The weirdest thing about being in a room with someone who is dying is that feeling that they are more in that room than they have ever been in any room before. The second weirdest thing is realizing that there are only a few other people who completely get that concept. There is an unexplainable kind of energy that affects everyone in a distinctively different way. I always find myself wondering if the person who is dying uses the interactions of the other people who enter the room as a sort of distraction from the intense work of separating themselves from this life. Almost like live reality television.
Some people are like Nurse “D,” who has been a Hospice nurse for many years. She is fully aware of Ellie May Clampet’s existence in the room, but only speaks to her if she performing some nursing practice on her. I think this is her way of remaining objective during the process. Nurse “D” is one of the batshit crazy nurses. Highly religious hands held in the air praying type, who speaks in a loud thunderous voice. Her confession began by first asking me how long I had been married. She, and her husband have been married 5 years less than we have.
As I bathed Ellie May Clampet, she began telling us her story. She was unhappy in her marriage. Her husband is a cold man, who shows her no affection. She attributes his coldness to a distant relationship he shares with his mother. He hasn’t physically touched her in years. Everyday is the same for them. They wake up, go to work, come home, and he eats his dinner in front of the television. Every day she attempts to have a conversation with him which always ends in a heated argument with him throwing his dinner away, and walking out. She has been reaching out to the men in her church about this, and one of them has reached back. As she continues her story I see that she is no longer really speaking to us, but to herself outloud. She was trying to avoid taking responsibility for her affair by saying that the Godly thing to do was to stay in the marriage. I knew she was trying to convince herself, because the idea of ending things was more than she could face.
Nurse “M” unlike Nurse “D”was a much happier person. She had been happily married since high school, and had raised 6 children. She told me with 6 kids in the house she and her husband had become quite creative in their love making. On one occasion they told their children they were going to clean out the basement, knowing none of them would venture down the stairs for fear of being recruited to help out with the cleaning. Feeling quite adventurous she threw in a load of laundry, and then her husband threw her on top of the washing machine. In her words I quote “As he was cleaning my laundry our youngest wandered downstairs with my in-laws catching us in full cycle!” She looked up after hearing her MIL scream while covering the eyes of her son. Now Nurse “M” was laughing so hard she could barely tell me that this was one of the best things that had ever happened to them, because her in-laws never came over again uninvited.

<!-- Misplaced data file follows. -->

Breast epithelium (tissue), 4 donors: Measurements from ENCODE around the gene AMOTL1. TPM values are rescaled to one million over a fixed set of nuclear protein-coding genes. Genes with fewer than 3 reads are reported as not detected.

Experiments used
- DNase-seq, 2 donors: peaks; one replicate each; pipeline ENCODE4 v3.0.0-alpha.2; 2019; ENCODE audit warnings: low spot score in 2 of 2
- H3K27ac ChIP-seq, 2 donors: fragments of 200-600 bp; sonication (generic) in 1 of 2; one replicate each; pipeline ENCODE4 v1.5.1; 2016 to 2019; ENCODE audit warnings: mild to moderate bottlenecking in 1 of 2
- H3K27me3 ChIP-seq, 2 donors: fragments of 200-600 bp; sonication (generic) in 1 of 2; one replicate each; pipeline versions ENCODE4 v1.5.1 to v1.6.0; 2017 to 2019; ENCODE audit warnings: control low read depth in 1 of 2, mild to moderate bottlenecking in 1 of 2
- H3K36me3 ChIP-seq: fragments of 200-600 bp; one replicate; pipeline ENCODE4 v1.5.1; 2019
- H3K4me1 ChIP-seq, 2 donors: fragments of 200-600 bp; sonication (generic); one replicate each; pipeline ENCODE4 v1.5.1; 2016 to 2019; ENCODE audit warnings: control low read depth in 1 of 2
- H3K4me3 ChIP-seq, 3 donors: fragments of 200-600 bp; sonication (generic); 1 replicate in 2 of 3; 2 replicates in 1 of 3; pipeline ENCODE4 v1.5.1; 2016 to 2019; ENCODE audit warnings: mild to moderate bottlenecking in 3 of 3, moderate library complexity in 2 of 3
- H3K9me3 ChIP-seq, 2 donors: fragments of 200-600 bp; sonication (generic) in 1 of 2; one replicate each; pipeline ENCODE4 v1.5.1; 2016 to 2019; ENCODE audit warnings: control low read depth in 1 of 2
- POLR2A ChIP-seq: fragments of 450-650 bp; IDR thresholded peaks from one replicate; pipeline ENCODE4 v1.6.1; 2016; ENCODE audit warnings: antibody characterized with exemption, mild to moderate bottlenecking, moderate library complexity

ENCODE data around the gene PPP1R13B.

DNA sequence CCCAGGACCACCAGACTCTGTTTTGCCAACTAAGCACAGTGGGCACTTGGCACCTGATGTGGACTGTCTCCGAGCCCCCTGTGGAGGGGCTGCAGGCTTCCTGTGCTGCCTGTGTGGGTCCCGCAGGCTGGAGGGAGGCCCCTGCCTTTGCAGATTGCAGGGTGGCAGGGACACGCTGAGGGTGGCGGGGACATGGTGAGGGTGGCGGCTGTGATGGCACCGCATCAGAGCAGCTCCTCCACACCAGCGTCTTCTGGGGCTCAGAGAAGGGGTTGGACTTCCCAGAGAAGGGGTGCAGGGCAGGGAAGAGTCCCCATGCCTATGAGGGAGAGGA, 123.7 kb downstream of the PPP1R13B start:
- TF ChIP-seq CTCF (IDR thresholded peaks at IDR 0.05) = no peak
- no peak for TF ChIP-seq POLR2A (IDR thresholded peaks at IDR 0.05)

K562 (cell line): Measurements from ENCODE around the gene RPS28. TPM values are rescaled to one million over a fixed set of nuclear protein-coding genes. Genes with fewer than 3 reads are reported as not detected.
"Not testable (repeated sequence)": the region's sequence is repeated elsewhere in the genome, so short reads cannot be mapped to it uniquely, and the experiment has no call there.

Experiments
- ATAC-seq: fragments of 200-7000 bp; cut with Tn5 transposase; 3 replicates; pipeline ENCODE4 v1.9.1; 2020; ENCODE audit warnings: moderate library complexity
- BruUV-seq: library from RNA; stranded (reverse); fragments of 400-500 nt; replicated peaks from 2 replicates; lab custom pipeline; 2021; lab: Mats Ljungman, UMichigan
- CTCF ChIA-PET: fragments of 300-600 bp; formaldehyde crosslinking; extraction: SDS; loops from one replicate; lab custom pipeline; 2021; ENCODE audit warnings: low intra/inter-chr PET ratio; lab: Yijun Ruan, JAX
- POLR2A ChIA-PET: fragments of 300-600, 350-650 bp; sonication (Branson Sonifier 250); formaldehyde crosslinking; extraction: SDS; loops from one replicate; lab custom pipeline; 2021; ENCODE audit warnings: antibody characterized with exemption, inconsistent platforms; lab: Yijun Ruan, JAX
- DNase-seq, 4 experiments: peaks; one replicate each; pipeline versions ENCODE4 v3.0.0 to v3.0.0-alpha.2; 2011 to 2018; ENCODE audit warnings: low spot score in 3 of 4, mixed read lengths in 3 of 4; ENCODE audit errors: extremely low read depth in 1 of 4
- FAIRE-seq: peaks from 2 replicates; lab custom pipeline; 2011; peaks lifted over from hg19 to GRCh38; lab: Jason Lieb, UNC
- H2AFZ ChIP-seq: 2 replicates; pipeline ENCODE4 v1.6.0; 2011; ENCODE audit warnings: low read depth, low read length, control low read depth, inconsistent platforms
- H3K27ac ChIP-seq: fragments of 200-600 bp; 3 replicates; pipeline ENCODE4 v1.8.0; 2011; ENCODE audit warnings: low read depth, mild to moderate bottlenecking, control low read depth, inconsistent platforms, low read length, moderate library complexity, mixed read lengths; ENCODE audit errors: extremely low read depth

Nurse “H” a sassy little number from N.J. was not the sitting type. He insisted on helping me with Ellie May’s bath & linen changing. Like myself he seem to be aware of how much Ellie May was in the room. His confession was directed to us both. He started out by telling us how he ended up being a Hospice nurse. His mother had colon cancer, but by the time it had been diagnosed it was too late. She had been placed under Hospice’s care while remaining in her home. Nurse “H” was in his early teens when this occurred. He played a large role in caring for his mother in her final days, and knew in his heart that he would someday work for Hospice. His way of honoring his mother. He spoke with Ellie May in the gentle way a son would speak to his own mother. He also had hopes of communicating with those who had already passed on from this life. Although he did not directly say it to us I understood he was holding on to the hope of one last conversation with his mom.
Ellie May’s family wander in, and out of her tiny room. Most are unable to directly interact with her. For those members just being in the room conjures up painful thoughts of how she may be feeling. Believing that she is consciously there makes her condition unbearable. Then there are a couple who believe like Nurse “H” & I do. We feel her presence, and continue to speak to her in the same way we would if she were completely conscious. Energy is a powerful thing so irregardless of how a person chooses to be present for someone, the important thing is that you are there. As for those of you who are worried about what is occurring when you can not be present I can honestly tell you that for the most part your loved one is being well entertained with some pretty interesting confessions. 😉